Fallout From Holy Day Ballot
The Rosh Hashanah election fracas took another odd turn this week when Orange County officials placed the county’s registrar of voters on paid administrative leave. Steve Rodermund, who has held the position since late 2003, was relieved of his duties Aug. 25, a week after scheduling a special election to fall on Rosh Hashanah, one of the holiest days of the year for Jews.
Rodermund’s status has nothing to do with the election controversy, said Diane Thomas-Plunk, a county spokesperson. But the timing invited exactly that sort of speculation about the scheduled Oct. 4 balloting, which is a primary to replace Rep. Christopher Cox (R-Newport Beach), who resigned from Congress to accept President Bush’s nomination to head the Securities and Exchange Commission.
The county has since apologized to the Jewish community and pledged to make amends, short of changing the election.
But that’s exactly what state Assemblyman Keith Richman (R-Northridge) has in mind. This week, he introduced legislation to give Gov. Arnold Schwarzenegger that authority.
“I think it would be analogous to holding an election on Christmas,” said Richman, himself Jewish, and a candidate for state treasurer.
Area Jewish leaders estimate that more than half of Orange County’s 80,000 to 100,000 Jews live in the 48th District formerly represented by Cox. It includes Irvine, Newport Beach and Laguna Beach, among other cities.
Richman said he had contacted Schwarzenegger’s office but that the governor had taken no position on his proposed legislation.
Schwarzenegger’s lack of involvement has angered some in the Jewish community.
“The governor’s office needs to step forward and become an active partner in solving this very unfortunate scheduling problem,” said Rabbi Marc Dworkin, executive director for the Orange County chapter of the American Jewish Committee. “As the highest elected official in the state of California, the governor has an obligation to send a message both to the Jewish community and to other groups in Orange County that something like this will never happen.”
The governor’s office told The Journal this week that his staff knew the primary fell on Rosh Hashanah but thought the holiday began after sundown, which would have given Jewish voters the entire day to cast their ballots. The governor supports efforts to provide early voting, absentee balloting and other means to make it easier for people to vote, a spokesperson said.
Registrar Rodermund could not be reached for comment. In an earlier interview he said the chosen date was the best available, given scheduling constraints.
Chief Deputy Registrar Neal Kelley, who is filling in for Rodermund, said the county would set up booths in synagogues, community centers and city halls, where Jews and other county residents could vote before Oct. 4. Leisure World, a senior community, and the cities of Irvine, San Juan Capistrano and Laguna Niguel have agreed to offer early voting. The county, he added, planned to mail out information on absentee ballots.
Kelley added that, going forward, he hoped Jewish groups and others would join the Community Advisory Committee, which typically meets 90 days before an election to discuss dates, the distribution of equipment, polling sites and poll workers. — Marc Ballon, Senior Writer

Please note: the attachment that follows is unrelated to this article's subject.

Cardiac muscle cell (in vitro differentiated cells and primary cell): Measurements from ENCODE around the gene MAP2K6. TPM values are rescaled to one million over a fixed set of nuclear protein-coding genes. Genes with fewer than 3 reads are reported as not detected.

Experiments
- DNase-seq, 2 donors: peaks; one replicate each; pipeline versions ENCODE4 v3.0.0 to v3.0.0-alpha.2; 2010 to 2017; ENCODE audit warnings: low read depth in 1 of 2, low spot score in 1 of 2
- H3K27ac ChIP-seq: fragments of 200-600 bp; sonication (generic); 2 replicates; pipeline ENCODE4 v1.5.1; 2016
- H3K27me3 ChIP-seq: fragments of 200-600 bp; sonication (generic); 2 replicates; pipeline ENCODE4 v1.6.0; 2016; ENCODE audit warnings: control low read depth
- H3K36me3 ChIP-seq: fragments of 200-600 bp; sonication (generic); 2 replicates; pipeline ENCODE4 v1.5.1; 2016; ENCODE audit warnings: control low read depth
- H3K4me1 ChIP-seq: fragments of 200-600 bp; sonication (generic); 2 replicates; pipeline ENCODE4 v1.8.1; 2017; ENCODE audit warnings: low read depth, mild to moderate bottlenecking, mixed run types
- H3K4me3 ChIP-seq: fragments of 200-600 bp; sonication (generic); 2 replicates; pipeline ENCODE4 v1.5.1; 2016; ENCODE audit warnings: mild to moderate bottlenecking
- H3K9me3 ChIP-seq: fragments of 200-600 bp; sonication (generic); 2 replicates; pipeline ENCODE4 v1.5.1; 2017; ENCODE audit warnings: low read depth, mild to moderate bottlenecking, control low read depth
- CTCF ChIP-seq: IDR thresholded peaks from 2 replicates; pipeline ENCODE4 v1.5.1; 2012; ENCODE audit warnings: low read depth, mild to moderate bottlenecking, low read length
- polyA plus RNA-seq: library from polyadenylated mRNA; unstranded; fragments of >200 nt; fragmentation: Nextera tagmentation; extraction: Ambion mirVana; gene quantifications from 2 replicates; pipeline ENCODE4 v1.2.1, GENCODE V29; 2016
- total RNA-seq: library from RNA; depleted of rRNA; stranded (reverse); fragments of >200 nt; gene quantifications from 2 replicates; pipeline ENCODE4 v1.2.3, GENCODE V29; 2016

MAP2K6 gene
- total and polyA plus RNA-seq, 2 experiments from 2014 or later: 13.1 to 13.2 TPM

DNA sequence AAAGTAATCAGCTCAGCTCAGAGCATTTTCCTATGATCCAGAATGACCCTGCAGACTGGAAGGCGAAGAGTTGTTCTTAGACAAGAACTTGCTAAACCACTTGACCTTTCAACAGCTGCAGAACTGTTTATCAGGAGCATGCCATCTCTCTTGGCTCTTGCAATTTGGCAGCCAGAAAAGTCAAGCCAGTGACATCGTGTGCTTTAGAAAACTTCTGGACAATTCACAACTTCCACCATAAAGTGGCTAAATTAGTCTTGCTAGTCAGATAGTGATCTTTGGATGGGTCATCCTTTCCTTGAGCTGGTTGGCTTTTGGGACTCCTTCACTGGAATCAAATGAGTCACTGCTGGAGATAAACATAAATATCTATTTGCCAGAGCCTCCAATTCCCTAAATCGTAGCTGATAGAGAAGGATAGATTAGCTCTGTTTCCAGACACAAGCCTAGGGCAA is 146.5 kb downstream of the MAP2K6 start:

Panitch Killer Denied Parole
David Scott Smith’s best chance for parole probably evaporated after he answered the Parole Board’s first question about why he killed Robbyn Sue Panitch, a 37-year-old psychiatric social worker.
Smith replied that he hadn’t killed Panitch at all. He said he had stabbed another woman, someone named Gladys. Robbyn Panitch, he insisted, was still living — in a secret location in Russia.
“They didn’t ask him a whole lot of questions after that,” recounted Alan Panitch, the 81-year-old father of the victim, who attended last week’s hearing at a medium security prison in San Luis Obispo.
Smith, a psychotic and homeless Air Force vet, was a patient of Robbyn Panitch when he stormed into her Santa Monica office in February 1987 and stabbed her with a butcher’s knife more than 30 times. He’d been released from commitment because of budget cuts, and, at the time, county mental-health facilities lacked effective security systems.
After the murder, Alan Panitch and his late wife, Gloria, also had to endure an anti-Semitic hate-mail campaign, which prompted their eventual move from Palos Verdes to Seattle.
Smith was sentenced to 26 years to life in February 1991, making him eligible for parole as early as 2006.
These days, Alan Panich volunteers his time helping crime victims and at-risk kids. But for the last several months, he focused on gathering petition signatures opposing Smith’s release. At the parole hearing he was joined by his son and daughter-in-law, as well as by L.A. Deputy D.A. David Dahle.
“Smith’s crime was particularly bloody and heinous and he posed a dangerous threat to society,” Dahle said he told the panel. “I told them I believed he will try and kill again if he ever gets out of prison.”
Smith entered the room much older than Panitch remembered, with a paunch and a monotonic voice. Seeing Smith again made Panitch forget his prepared remarks.
“It all went out of my head,” Panitch said. “I just told the panel how he destroyed our lives. You never get over it,” he continued. “When I rode in the ambulance with my wife the night she died, she said to me, ‘Now, I’m going to see Robbyn again.'”
The two panel members left the room for about 15 minutes before they returned to announce that the parole was denied.
Smith’s court-appointed attorney did not return calls.
Said Panitch: “I’ll be back in five years to make sure he gets turned down again.” — Jim Crogan, Contributing Writer